In freediving training programs, how do you know if you are overtraining or not? How do you reach your optimal as a Freediver?

It is often mentioned in freediving training as a limiting factor in their progression. Before addressing the topic, let’s give a clear definition of overtraining and its variations and define other related concepts such as overreaching. 

Generally speaking, athletes train to increase performance. In order to do this, athletes increase their freediving training loads. These increased loads are possible thanks to sufficient periods of rest and recovery (all of this being integrated into a broader training periodization).

Overreaching is considered an accumulation of freediving training loads that lead to performance decrements requiring days to weeks of recovery.

Overreaching followed by appropriate rest can ultimately lead to performance increases. It is then called Functional Overreaching (FOR). However, when athletes do not sufficiently respect the balance between training and recovery, Non-Functional Overreaching (NFOR) can occur, and the performance decreases instead.

If overreaching is extreme and combined with an additional stress factor, Overtraining Syndrome (OTS) occurs. The relation between NFOR and OTS is not yet completely defined. It is also important to note that their symptoms are various, non-specific, anecdotal, and numerous. The definitions are also linked to the timeframe of the performance decrement.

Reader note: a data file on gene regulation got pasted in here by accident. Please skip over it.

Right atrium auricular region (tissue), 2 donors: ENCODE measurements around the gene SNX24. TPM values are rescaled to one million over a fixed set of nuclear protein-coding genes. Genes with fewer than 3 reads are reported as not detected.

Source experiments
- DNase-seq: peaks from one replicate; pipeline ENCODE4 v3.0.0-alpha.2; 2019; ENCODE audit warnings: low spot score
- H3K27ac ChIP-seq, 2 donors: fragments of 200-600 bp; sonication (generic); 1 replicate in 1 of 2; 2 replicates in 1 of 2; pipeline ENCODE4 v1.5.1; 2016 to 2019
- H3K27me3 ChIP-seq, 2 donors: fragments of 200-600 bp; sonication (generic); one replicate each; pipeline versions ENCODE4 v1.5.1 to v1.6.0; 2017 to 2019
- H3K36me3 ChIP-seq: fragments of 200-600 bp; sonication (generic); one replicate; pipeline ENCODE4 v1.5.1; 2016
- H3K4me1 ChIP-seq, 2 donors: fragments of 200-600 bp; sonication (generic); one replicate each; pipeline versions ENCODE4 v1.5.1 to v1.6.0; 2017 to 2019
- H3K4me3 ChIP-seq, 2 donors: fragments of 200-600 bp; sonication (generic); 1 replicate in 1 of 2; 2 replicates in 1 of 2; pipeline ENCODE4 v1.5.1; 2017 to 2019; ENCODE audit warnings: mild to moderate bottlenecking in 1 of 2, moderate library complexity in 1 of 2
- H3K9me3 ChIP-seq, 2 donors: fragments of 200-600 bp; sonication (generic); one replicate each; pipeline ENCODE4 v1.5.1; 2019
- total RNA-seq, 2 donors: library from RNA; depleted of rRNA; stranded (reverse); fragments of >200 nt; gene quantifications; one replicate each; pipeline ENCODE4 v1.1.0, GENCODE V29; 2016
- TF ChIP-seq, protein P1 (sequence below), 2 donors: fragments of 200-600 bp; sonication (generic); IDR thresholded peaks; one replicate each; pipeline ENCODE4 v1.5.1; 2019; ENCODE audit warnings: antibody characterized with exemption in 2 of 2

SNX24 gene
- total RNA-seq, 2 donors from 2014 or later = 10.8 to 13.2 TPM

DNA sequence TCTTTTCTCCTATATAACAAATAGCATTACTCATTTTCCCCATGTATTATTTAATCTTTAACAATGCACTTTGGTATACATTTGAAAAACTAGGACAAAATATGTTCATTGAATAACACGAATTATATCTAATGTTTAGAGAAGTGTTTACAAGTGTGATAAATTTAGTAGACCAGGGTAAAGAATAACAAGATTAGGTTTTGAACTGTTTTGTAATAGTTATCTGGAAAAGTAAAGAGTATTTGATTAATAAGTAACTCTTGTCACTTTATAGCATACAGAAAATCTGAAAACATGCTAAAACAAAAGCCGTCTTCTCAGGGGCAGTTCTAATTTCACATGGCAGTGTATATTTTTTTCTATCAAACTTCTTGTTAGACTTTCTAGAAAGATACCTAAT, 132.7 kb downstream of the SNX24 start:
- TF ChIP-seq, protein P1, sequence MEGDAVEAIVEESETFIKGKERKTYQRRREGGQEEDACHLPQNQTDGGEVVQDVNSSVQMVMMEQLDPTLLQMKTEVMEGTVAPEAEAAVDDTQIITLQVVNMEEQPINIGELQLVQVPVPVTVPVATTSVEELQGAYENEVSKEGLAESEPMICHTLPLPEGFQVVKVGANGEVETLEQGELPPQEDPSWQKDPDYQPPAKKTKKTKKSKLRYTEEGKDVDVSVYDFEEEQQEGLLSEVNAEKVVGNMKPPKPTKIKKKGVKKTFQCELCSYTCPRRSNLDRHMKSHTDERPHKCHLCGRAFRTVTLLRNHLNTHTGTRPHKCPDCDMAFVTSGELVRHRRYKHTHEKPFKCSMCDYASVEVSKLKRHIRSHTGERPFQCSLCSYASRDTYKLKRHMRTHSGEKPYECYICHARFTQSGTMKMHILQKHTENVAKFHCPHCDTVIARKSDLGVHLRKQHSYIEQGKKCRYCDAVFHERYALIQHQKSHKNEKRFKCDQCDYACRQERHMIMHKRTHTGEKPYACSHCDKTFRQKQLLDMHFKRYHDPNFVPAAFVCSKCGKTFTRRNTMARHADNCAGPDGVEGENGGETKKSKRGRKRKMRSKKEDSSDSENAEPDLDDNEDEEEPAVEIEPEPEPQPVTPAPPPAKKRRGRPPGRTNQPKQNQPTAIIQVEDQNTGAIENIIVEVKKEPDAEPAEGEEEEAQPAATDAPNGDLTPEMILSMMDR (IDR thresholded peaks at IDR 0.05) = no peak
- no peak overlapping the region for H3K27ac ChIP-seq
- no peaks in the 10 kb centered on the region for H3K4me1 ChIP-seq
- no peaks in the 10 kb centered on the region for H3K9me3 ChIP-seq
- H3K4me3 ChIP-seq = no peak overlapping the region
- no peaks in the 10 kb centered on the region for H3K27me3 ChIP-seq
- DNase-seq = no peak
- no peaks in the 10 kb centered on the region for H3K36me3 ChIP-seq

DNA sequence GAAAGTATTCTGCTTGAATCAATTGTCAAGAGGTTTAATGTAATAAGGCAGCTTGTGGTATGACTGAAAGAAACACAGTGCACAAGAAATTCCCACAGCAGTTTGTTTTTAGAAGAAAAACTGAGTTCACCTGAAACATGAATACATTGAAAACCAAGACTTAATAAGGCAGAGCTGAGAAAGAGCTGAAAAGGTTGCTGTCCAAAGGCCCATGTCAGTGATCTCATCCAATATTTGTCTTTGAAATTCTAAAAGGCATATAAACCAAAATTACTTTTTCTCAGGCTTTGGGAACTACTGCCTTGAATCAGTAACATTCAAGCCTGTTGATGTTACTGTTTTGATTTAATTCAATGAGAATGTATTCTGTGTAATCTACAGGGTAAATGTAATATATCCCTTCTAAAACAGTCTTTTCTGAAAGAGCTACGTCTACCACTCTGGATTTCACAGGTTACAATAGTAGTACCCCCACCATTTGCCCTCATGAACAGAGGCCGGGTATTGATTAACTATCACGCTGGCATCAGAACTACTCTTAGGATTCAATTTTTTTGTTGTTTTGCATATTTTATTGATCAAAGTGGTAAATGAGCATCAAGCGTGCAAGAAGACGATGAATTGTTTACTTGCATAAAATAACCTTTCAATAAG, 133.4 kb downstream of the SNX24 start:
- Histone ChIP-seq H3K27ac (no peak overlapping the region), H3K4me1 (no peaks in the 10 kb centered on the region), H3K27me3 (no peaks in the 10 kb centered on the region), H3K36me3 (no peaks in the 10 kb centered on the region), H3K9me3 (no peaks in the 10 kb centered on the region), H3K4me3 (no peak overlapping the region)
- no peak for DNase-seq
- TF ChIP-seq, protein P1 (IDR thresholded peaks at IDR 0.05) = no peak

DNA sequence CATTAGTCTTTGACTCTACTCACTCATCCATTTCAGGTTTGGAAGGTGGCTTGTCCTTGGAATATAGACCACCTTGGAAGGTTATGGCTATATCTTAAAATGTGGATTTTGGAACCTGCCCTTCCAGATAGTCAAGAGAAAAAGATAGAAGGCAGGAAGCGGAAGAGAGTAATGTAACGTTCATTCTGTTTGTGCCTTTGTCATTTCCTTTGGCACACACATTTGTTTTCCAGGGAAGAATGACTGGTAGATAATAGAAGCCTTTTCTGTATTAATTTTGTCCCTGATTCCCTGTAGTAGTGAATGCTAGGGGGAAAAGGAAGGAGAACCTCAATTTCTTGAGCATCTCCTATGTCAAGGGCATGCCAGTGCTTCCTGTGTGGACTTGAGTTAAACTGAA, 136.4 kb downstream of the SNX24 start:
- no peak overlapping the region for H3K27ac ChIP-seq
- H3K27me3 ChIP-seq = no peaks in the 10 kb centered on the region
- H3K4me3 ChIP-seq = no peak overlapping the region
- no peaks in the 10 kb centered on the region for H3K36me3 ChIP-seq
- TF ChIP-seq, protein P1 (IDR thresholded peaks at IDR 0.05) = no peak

Here is the definition given by the European College of Sports Science : 

Now you can see that functional overreaching leads to a super compensation in freediving training like in any other sport. My personal experience also gives me the same reasoning about the body adaptation to freediving (diving reflex and pressure adaptation). So we definitely need regular periods with a lot of training volume. Being scared of overtraining and not training enough is definitely not a good strategy either if you want to increase your performance. You just need to plan your training with sufficient periods of rest and commit to those periods.

It is expected as you overreach to see performance decreasing a little bit. Our first reflex is to want to train harder, thinking it might come from a lack of training. However, it is crucial that we do the opposite and rest when needed. This is how you keep freediving as a safe sport.

Here are  a few more tips  to prevent Non-Functional Overreaching and Overtraining while keeping some periods with Functional Overreaching: 

  • Periodization of training: Have a proper training plan including sufficient rest and some periods of peak performances, including tapering for competitions. Working with a coach on this part is a great plus. He will be able to bring you the methodology on how to build a balanced training plan.


  • Adjust training volume and intensity based on performance and mood: In other words, listen to your body. If you work with a coach, let them know how you are feeling after each session. Again, the training log is essential for this part.